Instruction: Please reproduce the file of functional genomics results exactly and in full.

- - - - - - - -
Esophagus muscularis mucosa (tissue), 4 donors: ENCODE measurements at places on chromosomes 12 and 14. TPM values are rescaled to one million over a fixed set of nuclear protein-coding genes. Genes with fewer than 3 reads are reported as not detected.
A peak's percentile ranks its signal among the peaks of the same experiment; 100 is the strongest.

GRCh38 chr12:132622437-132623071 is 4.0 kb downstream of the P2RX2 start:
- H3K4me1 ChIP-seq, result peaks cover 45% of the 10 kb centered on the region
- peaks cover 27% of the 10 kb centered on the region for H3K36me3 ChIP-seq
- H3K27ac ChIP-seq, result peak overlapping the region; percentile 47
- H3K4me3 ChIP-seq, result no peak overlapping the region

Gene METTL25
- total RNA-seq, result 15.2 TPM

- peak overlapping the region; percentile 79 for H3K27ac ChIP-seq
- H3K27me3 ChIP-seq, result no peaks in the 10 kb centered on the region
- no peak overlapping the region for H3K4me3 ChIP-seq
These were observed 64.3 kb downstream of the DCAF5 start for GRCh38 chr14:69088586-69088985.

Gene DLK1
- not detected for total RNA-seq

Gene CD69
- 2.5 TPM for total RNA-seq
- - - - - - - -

Esophagus muscularis mucosa (tissue), 4 donors: ENCODE measurements at places on chromosomes 12 and 14. TPM values are rescaled to one million over a fixed set of nuclear protein-coding genes. Genes with fewer than 3 reads are reported as not detected.
A peak's percentile ranks its signal among the peaks of the same experiment; 100 is the strongest.

GRCh38 chr12:132622437-132623071 is 4.0 kb downstream of the P2RX2 start:
- H3K4me1 ChIP-seq, result peaks cover 45% of the 10 kb centered on the region
- peaks cover 27% of the 10 kb centered on the region for H3K36me3 ChIP-seq
- H3K27ac ChIP-seq, result peak overlapping the region; percentile 47
- H3K4me3 ChIP-seq, result no peak overlapping the region

Gene METTL25
- total RNA-seq, result 15.2 TPM

- peak overlapping the region; percentile 79 for H3K27ac ChIP-seq
- H3K27me3 ChIP-seq, result no peaks in the 10 kb centered on the region
- no peak overlapping the region for H3K4me3 ChIP-seq
These were observed 64.3 kb downstream of the DCAF5 start for GRCh38 chr14:69088586-69088985.

Gene DLK1
- not detected for total RNA-seq

Gene CD69
- 2.5 TPM for total RNA-seq